My Village… Thank you…

Today I want to write about friendships. When Byron died my friends stepped in. They did this thing where even if they barely knew each other they formed this connection with each other in order to be there for me. In my mind when I think about it I see a group of girls holding hands with me in the middle. There was food constantly, and calls and text, for a while there was someone there always and I knew that it was being organized and orchestrated by my friends but I couldn’t focus in on things well enough to know how. The craziest thing about it is that I don’t remember much of those days. Like I seriously have no idea where BJ was most of those days. I’m sure it was with family but I don’t remember. I think our bodies can only process a certain amount of pain after that things just get numb. That’s how I feel about the first year or two. I remember bits and pieces like all the crying. I cried in the car, at my desk, in bed, on the couch… I just remember crying and I remember hurting. I remember thinking that I never realized a person’s body could actually hurt from sadness. The first couple of days I felt physical pain… but I don’t remember much else.

I’ve always felt… inept about how I handled those days… I liken it to a certain kind of survivors guilt. I’m not as good a person to my friends as they have been to me. I’ll always be the person wanting to reciprocate because I know I could never repay everyone for who they’ve been for me.

For a long time after Byron died I was an AWFUL friend. My life changed in an instant and then I had to keep going forward but in order to keep going forward I had to put a lot of what I was feeling in my pocket and pretend I was okay. I used to say “you gotta fake it to make it.” I knew that if I stopped faking it, I wouldn’t be able to function the way that I needed to. And everything in my life relied on me functioning. I was so scared. I was scared that BJ would be irreparably damaged. So I sheltered him. I tried to control who he was with, what he heard, how things were said… Anything pertaining to his dad’s death had to be done exactly right or I could risk breaking him forever (so I thought). I totally underestimated BJ’s own strength and resiliency. I made sure everyone that crossed his path knew his dad had died and knew exactly how I wanted it handled. And then a friend of his asked him where his dad was… and it was the first time I’d ever been in that situation and I panicked instead of using it as a teaching moment. I reigned BJ in further… I was terrified. What if someone laughs at him or makes him feel bad or says the wrong thing? It was unrealistic. I was trying to control the uncontrollable and was so far in my head that I lost touch with a close friend of mine over it. She is one of the softest, kindest souls I’ve ever met. A Christian who I’d done bible study in the mornings until close to his death. Who I pushed away during the battle I waged with myself (and God). To this day it’s still one of my biggest regrets (Miss you D). When you would come by and sit with me you told me that sometime there isn’t anything you can say to make things better… all you can do is be present. And I thank you for your presence.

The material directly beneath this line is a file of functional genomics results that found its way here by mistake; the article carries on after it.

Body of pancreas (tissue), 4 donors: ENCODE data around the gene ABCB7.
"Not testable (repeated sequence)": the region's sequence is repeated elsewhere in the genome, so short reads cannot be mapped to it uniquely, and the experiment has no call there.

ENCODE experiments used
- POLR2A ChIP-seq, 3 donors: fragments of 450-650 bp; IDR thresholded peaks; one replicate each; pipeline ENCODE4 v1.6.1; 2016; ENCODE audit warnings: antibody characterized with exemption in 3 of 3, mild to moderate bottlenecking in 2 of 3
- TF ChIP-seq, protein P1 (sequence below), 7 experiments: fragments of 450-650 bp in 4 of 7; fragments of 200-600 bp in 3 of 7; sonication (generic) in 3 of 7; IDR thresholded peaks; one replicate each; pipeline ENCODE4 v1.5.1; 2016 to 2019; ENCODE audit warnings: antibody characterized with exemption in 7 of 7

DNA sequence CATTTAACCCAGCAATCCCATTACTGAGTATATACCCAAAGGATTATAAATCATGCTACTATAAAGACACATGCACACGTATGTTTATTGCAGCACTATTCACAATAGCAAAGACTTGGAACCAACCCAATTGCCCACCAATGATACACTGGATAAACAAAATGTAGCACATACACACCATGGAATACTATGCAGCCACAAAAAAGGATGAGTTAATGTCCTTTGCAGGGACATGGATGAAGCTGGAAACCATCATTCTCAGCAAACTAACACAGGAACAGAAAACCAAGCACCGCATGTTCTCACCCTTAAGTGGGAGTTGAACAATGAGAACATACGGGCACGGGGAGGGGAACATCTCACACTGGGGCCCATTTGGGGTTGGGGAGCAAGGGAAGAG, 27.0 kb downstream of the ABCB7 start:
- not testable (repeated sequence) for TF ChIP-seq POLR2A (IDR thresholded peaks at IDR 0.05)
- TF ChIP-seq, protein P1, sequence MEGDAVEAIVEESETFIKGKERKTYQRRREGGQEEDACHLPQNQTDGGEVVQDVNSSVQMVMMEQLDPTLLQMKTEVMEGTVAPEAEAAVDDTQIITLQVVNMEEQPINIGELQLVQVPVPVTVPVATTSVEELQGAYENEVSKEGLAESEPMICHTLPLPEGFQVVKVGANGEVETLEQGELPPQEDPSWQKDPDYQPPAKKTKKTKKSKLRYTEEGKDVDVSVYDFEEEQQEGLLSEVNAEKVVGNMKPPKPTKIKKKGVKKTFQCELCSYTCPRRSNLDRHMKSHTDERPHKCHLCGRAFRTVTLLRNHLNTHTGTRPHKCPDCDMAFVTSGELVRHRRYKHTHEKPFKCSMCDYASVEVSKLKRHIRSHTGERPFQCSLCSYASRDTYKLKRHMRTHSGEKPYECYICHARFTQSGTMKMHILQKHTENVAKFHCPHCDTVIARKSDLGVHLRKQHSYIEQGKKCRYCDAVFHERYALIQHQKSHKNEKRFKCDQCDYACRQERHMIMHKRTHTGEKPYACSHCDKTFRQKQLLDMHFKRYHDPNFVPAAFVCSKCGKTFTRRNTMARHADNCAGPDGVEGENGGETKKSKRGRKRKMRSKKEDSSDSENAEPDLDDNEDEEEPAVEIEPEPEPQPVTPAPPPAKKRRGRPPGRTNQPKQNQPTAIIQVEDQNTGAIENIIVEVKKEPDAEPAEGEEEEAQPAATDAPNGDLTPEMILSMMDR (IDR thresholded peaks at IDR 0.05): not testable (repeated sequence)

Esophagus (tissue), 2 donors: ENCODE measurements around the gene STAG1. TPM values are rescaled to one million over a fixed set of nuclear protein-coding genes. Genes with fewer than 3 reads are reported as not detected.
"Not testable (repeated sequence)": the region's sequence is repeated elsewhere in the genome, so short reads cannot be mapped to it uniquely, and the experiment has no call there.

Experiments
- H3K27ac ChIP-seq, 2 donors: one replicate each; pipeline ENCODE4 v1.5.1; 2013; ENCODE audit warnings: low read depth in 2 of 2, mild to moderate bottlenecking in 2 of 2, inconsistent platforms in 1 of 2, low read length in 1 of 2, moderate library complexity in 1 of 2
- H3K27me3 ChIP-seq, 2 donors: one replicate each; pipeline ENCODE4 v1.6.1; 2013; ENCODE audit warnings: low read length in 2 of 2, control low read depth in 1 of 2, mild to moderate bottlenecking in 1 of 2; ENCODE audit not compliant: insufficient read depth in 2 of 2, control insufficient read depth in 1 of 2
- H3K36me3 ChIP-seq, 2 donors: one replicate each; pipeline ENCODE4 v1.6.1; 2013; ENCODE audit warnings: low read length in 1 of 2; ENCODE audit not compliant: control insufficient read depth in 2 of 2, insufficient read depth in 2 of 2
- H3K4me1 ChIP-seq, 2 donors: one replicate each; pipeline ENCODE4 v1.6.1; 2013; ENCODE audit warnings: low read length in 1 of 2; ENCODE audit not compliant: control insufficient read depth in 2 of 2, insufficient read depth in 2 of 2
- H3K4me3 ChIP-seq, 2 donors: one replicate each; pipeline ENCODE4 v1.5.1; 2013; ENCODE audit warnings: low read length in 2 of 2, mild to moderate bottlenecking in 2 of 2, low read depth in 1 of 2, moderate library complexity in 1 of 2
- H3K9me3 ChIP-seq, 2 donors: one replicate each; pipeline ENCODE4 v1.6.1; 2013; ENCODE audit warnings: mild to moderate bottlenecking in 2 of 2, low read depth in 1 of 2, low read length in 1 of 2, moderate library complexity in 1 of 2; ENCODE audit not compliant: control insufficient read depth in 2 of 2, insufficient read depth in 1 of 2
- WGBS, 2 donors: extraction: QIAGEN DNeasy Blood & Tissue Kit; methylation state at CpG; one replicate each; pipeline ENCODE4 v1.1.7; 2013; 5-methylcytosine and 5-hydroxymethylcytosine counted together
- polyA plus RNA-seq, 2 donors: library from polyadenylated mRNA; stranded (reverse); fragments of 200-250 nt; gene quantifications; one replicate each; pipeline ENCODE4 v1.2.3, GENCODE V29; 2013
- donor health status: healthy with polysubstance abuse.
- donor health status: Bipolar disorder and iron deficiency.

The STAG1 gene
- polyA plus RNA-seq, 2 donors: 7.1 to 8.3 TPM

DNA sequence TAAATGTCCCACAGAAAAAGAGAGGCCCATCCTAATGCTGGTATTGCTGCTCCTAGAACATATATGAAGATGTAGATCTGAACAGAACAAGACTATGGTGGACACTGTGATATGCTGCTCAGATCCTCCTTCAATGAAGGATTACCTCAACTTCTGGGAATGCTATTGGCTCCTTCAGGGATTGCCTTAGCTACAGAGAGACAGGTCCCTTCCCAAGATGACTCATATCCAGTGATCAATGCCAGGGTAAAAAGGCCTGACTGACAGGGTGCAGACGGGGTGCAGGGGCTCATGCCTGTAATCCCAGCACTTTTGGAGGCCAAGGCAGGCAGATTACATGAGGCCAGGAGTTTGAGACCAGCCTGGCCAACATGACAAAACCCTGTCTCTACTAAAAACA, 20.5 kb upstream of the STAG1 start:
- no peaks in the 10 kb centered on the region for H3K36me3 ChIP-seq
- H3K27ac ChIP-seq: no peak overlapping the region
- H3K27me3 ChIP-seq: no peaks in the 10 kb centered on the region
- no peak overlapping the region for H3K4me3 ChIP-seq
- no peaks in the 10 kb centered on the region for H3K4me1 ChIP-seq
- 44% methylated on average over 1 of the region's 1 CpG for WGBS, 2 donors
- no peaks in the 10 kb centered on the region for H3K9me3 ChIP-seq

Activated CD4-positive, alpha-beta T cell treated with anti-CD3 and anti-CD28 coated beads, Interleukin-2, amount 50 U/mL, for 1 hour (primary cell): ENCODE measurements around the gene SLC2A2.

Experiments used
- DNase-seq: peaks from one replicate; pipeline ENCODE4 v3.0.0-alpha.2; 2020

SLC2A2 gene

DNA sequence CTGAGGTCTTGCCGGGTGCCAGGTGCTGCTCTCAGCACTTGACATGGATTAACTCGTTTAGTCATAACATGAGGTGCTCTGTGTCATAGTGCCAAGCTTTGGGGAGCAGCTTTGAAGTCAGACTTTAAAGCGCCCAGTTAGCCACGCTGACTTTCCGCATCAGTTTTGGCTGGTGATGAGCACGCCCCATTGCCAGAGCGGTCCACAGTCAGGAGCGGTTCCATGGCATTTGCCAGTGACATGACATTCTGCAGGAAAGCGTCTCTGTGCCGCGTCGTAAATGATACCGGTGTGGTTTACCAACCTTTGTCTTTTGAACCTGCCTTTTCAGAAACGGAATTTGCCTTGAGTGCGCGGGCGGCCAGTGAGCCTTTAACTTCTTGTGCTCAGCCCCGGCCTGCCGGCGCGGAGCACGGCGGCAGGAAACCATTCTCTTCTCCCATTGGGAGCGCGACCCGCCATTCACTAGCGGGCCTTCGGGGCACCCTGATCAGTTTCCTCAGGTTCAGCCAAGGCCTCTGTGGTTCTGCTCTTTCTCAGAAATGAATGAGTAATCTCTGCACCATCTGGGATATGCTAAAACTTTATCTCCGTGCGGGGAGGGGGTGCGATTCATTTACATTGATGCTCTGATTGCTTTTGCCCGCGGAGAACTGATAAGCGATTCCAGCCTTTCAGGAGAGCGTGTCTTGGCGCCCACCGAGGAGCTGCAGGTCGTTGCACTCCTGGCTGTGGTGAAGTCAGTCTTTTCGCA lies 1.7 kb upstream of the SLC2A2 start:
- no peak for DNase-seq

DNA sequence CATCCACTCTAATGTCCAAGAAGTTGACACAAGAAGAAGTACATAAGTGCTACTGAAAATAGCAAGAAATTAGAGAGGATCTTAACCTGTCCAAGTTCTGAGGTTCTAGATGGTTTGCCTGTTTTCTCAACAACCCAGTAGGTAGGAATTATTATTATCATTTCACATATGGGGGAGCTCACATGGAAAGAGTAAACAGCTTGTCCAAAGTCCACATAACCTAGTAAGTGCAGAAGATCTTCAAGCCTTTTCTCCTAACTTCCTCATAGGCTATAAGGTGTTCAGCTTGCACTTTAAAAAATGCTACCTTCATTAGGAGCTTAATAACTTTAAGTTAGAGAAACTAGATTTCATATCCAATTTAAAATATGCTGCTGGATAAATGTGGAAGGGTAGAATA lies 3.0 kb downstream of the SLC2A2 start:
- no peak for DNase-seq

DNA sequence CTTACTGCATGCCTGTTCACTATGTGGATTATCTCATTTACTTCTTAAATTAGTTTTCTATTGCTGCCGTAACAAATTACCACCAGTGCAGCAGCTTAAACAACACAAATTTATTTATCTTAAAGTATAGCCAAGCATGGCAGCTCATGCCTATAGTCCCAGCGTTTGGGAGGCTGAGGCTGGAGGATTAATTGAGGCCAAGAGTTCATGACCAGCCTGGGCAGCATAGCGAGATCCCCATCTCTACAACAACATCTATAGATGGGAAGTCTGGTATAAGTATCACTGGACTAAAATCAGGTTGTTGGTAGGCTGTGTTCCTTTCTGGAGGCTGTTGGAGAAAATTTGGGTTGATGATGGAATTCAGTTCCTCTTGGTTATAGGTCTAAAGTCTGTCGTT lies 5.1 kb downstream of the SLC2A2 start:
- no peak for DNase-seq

I remember my best friend posting a meme that said something about divorce not being an option, I’ll either be his wife or his widow. Looking back it was genuinely funny. I called her in angry tears. I apparently expected her to think of me before sharing meme’s on Facebook. She was extremely irritated (reasonably), but she took it down. I mean how dare I call someone about a post they made on THEIR Facebook page. Who does that? But she loved me anyways. She charged it to my head and not my heart and knew I was triggered in a manner that she didn’t quite understand. She reminded me that there will always be triggers… and I need to learn how to cope with them instead of expecting the world to adjust. She’s my no nonsense friend. She keeps it real and tells me like it is. I challenge everyone to find a friend like her… not her though. She’s mine.

The thing that I talk about least and most articles I’ve read hardly mention is the tole being widowed takes on the people closest to us. Our friends who we lash out at and struggle to communicate with because we don’t really even understand why we feel the way we feel but allow us to lean on them anyways. Our family who have to watch us pick up the pieces and shed tears with us while we move forward. My mom used to cry almost every time she talked to me. She’d beg me to come home (I live about 3 hours away). But I needed to prove to myself that I could give my babies what they needed, in Dallas, myself. My husband’s death took a toll on her. She stayed in Dallas more than her house the first year because I was pregnant and needed help. She never complained (at least not to me). She stood in the gap for me in ways I can only thank God for. She was also the first person to hold B2.

I write all of this to say… being here hasn’t been easy for anyone of the people who walked through those days with me and I realize that… It took a long time for me be able to see the forest for the trees. And to be able to look back and think… Jeez that had to be so hard for them. I try to express that in person but I thought I’d make a post… I know I say I’m grateful… but I mean it from the bottom of my heart. God knew who to bless me with as family and then he knew who to bless me with as friends. As my best friend likes to say “my village is strong.”


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